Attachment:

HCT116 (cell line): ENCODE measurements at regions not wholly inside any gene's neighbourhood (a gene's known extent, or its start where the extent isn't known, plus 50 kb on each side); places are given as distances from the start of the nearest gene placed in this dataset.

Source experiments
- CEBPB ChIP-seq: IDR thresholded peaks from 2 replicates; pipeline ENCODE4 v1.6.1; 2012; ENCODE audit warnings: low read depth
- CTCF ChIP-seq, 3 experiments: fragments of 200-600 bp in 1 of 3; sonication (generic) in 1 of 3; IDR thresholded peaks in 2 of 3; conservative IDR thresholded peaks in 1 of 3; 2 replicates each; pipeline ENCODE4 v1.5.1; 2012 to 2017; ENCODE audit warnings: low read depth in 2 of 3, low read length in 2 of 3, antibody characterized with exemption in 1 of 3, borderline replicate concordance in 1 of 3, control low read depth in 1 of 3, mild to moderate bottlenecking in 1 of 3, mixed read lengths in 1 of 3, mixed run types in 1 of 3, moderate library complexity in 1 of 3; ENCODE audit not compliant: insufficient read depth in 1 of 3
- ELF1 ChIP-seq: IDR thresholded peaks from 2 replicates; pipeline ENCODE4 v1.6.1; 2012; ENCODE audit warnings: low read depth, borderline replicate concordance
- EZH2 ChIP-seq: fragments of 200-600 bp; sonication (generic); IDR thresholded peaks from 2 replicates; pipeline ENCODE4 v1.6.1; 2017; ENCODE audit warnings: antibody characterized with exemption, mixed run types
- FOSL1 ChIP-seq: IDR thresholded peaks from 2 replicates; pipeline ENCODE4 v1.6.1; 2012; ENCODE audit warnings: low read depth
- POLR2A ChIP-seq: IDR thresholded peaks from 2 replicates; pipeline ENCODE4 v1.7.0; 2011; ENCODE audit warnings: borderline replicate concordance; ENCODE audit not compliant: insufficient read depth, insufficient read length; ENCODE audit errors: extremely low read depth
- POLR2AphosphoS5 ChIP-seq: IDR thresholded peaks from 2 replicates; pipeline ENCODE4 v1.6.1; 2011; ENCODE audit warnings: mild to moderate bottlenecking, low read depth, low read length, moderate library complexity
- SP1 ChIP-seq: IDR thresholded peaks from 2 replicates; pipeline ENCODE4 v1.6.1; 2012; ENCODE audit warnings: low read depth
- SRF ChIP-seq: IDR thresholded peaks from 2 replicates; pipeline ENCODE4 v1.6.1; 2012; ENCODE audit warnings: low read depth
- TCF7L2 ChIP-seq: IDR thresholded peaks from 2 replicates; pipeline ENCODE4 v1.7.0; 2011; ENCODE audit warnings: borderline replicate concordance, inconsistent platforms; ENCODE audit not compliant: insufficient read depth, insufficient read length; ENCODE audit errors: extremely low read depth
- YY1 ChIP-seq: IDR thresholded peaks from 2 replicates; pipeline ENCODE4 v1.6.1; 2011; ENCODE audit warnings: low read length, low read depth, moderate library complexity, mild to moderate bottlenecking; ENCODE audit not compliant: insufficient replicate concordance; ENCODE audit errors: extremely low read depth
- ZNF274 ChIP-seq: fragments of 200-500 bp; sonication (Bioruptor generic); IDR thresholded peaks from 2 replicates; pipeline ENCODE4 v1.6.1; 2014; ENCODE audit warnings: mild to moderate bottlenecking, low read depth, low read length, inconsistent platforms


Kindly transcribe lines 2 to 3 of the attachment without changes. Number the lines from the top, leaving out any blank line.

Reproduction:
Source experiments
- CEBPB ChIP-seq: IDR thresholded peaks from 2 replicates; pipeline ENCODE4 v1.6.1; 2012; ENCODE audit warnings: low read depth